“The man in question, be he who and what he may—suppose him brought before the Honourable House (not that it is possible he should be) for what he did: how obvious and sure his answer! ‘What,’ says he, ‘was it that I did, more than anybody else in my place would have done? that which universally—at any rate generally—is understood to be the duty of every advocate, to every client, in every case?’
“This done, should I have been instrumental in the shedding of innocent blood? Not I, indeed. My duty to my client having been thus done: nothing would have hindered me from doing what is the duty of every man to justice: namely, to preserve myself from the having been instrumental in the shedding of this same innocent blood. That which would set everything right is a pardon; and this is what, under full assurance of success, I should have set myself to procure.
“What, again, if he should say, although the individual charges brought against these men were false, yet, from all circumstances taken together, I was persuaded of their having been guilty of the offences charged, or others of the same description? In that Honourable place, an exculpation of this sort would it not be listened to? Observe I speak only hypothetically: for of the particular circumstances of the case, other than as above, I have not taken any the slightest cognizance.
“Observations to the effect of the above sermon, I hear from men who are zealous friends to us and our great cause, and what to say in vindication I cannot find. If, upon cooler reflection, it should happen to you, to see that matter in the same point of view, you will, of course, take the best course that can be taken for backing out.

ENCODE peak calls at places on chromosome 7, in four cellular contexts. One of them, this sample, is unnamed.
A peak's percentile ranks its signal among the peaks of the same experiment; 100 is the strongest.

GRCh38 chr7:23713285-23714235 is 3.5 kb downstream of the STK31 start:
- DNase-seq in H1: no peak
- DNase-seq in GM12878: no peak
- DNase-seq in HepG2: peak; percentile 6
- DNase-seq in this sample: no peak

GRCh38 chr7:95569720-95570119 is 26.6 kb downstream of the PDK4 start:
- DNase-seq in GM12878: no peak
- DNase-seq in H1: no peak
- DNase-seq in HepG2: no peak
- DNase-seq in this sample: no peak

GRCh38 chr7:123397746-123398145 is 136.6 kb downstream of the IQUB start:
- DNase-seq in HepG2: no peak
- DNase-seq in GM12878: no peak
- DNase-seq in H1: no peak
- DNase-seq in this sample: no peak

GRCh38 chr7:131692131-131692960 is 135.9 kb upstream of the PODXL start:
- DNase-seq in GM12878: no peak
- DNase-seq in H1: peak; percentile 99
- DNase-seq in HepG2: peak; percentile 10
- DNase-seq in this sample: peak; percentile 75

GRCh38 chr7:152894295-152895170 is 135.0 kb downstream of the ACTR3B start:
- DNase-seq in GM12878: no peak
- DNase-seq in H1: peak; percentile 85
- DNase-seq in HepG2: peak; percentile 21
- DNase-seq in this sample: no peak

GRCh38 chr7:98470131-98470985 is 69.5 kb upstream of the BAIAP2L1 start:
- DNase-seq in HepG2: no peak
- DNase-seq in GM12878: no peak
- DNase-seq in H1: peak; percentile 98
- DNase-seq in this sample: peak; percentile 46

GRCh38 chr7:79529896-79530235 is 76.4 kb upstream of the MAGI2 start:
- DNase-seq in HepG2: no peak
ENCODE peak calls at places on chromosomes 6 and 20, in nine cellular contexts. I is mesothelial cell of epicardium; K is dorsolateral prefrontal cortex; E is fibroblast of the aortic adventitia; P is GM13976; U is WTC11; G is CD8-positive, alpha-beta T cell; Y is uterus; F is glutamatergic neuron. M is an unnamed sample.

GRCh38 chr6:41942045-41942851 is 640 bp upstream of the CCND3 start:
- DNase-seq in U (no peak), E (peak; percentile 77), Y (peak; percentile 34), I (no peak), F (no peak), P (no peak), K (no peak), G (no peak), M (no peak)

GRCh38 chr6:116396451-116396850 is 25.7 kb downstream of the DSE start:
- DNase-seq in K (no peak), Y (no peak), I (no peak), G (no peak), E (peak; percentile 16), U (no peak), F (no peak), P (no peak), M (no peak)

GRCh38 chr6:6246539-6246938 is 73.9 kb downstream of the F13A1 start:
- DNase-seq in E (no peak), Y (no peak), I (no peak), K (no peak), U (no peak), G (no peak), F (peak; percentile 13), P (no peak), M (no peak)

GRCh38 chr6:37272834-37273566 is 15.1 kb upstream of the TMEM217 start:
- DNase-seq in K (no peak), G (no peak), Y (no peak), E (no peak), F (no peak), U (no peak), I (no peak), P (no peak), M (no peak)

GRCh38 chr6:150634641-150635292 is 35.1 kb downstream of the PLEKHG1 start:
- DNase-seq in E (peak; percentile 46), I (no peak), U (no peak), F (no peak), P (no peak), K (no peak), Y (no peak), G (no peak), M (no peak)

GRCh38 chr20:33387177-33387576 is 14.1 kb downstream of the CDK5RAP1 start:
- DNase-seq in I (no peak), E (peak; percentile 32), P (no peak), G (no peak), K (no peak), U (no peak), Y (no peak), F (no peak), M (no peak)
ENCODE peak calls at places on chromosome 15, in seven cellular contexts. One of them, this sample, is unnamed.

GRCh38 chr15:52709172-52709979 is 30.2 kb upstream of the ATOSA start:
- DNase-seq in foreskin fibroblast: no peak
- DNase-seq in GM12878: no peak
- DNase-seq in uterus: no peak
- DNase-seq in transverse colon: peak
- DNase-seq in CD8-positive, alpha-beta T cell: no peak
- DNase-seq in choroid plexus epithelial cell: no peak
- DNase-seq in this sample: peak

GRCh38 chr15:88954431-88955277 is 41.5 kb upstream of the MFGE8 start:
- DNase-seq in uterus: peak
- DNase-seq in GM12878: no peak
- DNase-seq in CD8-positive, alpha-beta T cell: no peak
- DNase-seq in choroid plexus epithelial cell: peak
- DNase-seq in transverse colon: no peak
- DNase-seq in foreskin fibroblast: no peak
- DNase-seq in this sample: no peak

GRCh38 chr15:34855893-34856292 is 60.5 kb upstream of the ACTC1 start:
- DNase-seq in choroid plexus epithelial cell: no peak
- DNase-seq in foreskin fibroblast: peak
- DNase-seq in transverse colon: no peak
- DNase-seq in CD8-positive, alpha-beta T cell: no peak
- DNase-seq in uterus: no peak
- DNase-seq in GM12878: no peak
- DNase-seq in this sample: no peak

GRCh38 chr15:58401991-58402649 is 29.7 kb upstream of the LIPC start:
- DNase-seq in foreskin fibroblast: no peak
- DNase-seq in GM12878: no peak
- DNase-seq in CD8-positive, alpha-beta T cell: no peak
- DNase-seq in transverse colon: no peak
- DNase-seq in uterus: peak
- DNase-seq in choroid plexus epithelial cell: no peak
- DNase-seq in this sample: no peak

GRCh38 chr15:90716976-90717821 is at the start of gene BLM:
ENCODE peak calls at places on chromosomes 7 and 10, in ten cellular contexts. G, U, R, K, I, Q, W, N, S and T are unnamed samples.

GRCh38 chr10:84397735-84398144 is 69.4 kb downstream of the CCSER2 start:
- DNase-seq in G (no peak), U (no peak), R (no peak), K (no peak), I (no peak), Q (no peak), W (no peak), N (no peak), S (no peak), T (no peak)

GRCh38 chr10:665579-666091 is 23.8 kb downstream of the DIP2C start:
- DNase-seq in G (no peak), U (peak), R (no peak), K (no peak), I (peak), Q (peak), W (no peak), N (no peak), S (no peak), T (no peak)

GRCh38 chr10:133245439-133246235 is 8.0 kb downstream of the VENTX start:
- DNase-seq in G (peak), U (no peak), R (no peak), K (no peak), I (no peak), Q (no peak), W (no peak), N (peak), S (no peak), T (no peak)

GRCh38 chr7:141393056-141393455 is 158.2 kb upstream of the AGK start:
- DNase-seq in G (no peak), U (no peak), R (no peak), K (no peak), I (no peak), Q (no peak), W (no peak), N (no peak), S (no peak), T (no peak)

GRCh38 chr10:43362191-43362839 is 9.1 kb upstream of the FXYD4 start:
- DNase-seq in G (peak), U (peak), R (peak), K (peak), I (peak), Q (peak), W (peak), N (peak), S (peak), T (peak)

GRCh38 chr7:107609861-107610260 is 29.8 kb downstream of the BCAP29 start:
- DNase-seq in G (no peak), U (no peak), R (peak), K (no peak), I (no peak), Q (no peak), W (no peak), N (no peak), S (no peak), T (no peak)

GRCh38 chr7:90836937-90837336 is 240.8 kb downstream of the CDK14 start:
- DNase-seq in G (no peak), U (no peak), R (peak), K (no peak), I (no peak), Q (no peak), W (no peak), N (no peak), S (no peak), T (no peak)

“Inconsistency! inconsistency! this is one of the rocks which my perhaps too sensitive—I hope too sensitive—imagination presents you, but too often to my view as in danger—not of splitting upon, indeed, but of being cast upon, and more bruised, than without severe suffering on my part, I could behold you. How could I forbear boring you with these sermons? Are we not linked together by our most philanthropic, most meritorious, our strongest and fondest hopes? Your reputation, is it not mine? All the while, with delight, gratitude, and hope, do I think of the excellent temper and endurance, with which you bore—yes: and upon my suggestion, in relation to the so unworthy Radical, our false brother Hunt.
“If, after all, this does but annoy you, without producing preponderant good, speak but half a word, and my dear quinquagenary child shall never more be thus tormented by the old hermit, his octogenary self-constituted guardian.”